By Cody Sipe

Functional Aging Institute

Exercise equipment for mature clients is a great topic for trainers to discuss with each other and with their clients. When we do so, let’s keep our focus on the need for function, not merely an individual’s age.

Depending on each client, we trainers can use all the tools at our disposal – including strength machines, barbells, elliptical trainers, step climbers and kettlebells for clients at any age.

It’s a lingering myth that something becomes off-limits or “too dangerous” once a client reaches a certain age. It’s even ageist and needlessly limiting to say, “You can do only chair exercises” – or “Don’t use anything heavy.”

I was interviewed recently for an article in US News & World Report headlined Exercise Equipment for Seniors that addressed various tools commonly used in gyms and studios. I want to expound on some of the points the article covered, and touch on some others that didn’t make the cut.

About ellipticals, bikes and rowing machines, I said, “It is more dangerous not to be doing these things than to do them, because of the health risks of being sedentary… Those are all really good for people who have any sort of lower-limb discomfort or osteoarthritis. That’s typically what we recommend for them.”

We also discussed resistance bands, which have their uses but also their limitations. Remind your clients that they can build more strength with cable machines or free weights. Don’t let them avoid a challenge by using just bands.

Older clients can choose anything that younger adults do, as long as they’re physically capable and have instruction, just like anybody else.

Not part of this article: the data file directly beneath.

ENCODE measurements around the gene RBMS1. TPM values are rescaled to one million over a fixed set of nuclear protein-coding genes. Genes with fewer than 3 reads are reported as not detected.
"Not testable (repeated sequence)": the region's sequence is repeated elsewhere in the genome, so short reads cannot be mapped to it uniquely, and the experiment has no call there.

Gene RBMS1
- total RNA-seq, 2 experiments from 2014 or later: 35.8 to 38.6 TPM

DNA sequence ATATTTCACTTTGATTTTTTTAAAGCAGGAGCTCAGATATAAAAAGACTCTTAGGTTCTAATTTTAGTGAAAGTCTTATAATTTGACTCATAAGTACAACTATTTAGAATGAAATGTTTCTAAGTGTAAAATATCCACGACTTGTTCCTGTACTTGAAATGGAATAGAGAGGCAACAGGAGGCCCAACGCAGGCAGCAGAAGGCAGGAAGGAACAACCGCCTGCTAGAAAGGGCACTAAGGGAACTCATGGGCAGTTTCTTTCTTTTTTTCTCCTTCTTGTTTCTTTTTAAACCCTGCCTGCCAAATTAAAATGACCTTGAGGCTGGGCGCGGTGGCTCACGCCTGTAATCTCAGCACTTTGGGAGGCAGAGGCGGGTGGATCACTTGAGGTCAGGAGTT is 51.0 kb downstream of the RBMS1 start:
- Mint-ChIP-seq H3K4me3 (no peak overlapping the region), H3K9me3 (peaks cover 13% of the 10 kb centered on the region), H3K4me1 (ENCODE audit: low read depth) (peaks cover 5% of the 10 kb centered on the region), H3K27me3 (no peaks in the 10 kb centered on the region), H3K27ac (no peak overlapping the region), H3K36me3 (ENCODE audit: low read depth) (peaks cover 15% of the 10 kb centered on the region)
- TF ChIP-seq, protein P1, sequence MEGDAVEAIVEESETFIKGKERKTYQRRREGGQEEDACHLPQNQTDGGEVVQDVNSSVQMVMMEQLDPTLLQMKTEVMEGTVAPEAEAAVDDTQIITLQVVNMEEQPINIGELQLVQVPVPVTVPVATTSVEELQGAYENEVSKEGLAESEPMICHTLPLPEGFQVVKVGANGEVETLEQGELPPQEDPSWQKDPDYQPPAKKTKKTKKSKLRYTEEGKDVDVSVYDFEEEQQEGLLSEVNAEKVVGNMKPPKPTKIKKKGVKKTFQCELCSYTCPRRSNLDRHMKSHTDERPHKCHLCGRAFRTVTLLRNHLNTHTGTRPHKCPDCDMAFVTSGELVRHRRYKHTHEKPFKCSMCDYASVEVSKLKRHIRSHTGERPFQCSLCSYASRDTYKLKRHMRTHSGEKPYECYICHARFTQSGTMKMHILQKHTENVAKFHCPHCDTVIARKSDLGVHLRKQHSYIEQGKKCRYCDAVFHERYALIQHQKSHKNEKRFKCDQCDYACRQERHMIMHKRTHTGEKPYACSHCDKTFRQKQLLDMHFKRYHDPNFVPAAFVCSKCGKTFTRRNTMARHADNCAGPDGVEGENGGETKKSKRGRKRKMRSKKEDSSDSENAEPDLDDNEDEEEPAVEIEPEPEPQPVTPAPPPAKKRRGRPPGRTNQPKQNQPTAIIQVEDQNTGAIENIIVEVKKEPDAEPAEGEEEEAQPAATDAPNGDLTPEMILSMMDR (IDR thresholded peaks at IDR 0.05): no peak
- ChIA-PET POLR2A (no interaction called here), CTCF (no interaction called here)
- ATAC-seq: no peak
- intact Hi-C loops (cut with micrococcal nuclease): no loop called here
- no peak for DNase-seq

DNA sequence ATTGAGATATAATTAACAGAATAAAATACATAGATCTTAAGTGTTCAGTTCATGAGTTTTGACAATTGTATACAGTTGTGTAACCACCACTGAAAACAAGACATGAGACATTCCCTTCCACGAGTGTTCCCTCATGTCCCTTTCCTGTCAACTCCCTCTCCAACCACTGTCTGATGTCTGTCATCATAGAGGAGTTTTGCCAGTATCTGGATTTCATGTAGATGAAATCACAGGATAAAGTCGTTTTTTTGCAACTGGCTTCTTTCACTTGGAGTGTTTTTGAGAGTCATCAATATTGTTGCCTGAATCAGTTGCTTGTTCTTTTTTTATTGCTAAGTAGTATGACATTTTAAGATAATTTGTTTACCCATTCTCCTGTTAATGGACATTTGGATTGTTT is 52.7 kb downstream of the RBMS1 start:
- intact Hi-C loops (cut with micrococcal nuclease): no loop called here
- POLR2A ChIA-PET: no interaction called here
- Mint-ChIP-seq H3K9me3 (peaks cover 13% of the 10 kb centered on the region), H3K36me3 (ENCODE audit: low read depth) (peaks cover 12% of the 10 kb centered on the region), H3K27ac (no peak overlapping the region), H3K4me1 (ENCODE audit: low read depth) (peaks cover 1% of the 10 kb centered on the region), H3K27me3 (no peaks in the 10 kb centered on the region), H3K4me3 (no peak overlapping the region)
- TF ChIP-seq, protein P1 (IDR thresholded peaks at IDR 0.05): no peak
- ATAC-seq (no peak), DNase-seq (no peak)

We must train them with a variety of equipment options and get away from “one size fits all” style restrictions.

And while walking or running are great, they are not enough. Repeat it to your clients and prospects: Walking and running are not enough.

Help them try something new and learn what they like. If that’s free weights, then great. If someone is curious about kettlebells, for instance, then show them how to use them and why (assuming you think they’re appropriate for that individual). Don’t let her hesitation prevent her from giving it a whirl.

On the flip side, be careful you don’t just throw new ideas about different equipment at them willy-nilly. Have a strategy. Make it relevant.

We have a lot of tools available to us, and that’s great. But ultimately, we’re trying to achieve a functional outcome.

The Functional Aging Institute offers members valuable instruction about how you can make the most of equipment training for your clients. Be sure to take become certified as a Functional Aging Specialist. And check out instruction from Anchor Point Training and ActivMotion Bar.